ANKLE FOOT ORTHOSES CONSIDERATIONS
Often, an ankle fusion is being performed to eliminate the need for bracing, as in the case of degenerative, arthritic ankle, or in the hemiparetic or neurologic patient. Unfortunately, some postoperative complications may present the need for ongoing use of an ankle foot orthosis. The two most common pathologies that may require using some type of ankle foot orthosis are tibial and or fibular stess reactions and/or fractures, and tibialis posterior tendonitis or dysfunction. In the case of a stress reaction proximal to the fusion site, a solid ankle foot orthosis with an anterior shell, plus or minus patellar tendon bearing characteristics may be indicated (Fig. 5). This device is normally used to calm down the stress symptoms and is eventually discontinued in most instances, with the exception of the rheumatoid or diabetic populations, where it may be required indefinitely.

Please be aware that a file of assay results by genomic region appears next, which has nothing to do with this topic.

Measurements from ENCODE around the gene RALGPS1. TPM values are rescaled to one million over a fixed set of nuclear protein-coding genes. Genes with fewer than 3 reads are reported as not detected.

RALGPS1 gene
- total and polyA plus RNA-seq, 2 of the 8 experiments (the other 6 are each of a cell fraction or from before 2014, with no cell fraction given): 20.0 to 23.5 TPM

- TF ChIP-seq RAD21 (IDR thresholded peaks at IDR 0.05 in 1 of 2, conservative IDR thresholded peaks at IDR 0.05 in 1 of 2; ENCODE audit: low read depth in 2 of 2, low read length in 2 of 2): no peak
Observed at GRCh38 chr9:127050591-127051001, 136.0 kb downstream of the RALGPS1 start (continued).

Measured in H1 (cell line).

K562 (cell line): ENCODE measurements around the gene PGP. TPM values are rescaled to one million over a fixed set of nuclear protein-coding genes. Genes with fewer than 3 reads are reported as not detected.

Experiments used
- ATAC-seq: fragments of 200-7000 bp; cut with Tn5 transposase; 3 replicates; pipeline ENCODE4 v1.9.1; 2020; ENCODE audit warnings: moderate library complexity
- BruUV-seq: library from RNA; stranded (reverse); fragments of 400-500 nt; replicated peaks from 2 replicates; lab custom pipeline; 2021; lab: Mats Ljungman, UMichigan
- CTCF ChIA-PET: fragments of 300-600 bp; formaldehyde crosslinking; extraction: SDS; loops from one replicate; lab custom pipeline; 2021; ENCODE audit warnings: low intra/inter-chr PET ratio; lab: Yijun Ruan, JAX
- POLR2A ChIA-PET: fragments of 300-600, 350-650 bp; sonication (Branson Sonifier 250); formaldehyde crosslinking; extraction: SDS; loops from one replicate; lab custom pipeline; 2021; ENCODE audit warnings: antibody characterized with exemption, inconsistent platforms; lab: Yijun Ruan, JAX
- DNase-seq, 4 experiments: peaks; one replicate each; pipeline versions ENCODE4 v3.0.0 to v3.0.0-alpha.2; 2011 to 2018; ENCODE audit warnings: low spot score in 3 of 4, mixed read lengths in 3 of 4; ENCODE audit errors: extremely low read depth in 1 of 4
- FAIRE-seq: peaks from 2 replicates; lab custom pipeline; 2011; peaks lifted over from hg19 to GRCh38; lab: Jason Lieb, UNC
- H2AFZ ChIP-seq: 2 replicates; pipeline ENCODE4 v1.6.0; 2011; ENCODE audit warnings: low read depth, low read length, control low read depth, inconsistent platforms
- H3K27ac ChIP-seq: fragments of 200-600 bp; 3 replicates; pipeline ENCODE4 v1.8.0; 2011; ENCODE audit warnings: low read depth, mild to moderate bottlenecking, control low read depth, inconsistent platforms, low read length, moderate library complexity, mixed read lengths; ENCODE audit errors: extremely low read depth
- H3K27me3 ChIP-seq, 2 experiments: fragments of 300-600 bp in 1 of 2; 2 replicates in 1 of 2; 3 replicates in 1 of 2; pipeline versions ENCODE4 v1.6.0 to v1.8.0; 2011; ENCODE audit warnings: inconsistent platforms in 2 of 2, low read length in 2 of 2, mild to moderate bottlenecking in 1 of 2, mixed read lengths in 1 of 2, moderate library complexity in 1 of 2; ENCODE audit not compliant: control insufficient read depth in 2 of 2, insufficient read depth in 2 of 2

The second design for an ankle foot orthosis is the short articulated ankle foot orthosis (Fig. 6). This orthosis was developed specifically for hindfoot and midfoot pathologies, particularly tibialis posterior tendon dysfunction and subtalar osteoarthrosis, which makes this device extremely useful in those with distal symptoms after an ankle fusion. 2 The incorporation of a soft, foot orthosis within the ankle foot orthosis can correct any forefoot to hindfoot alignment deviations while absorbing shock within the orthosis. Usually, the use of any ankle foot orthosis after an ankle fusion is temporary in nature but may be a necessary in managing any subsequent postoperative symptoms or complications.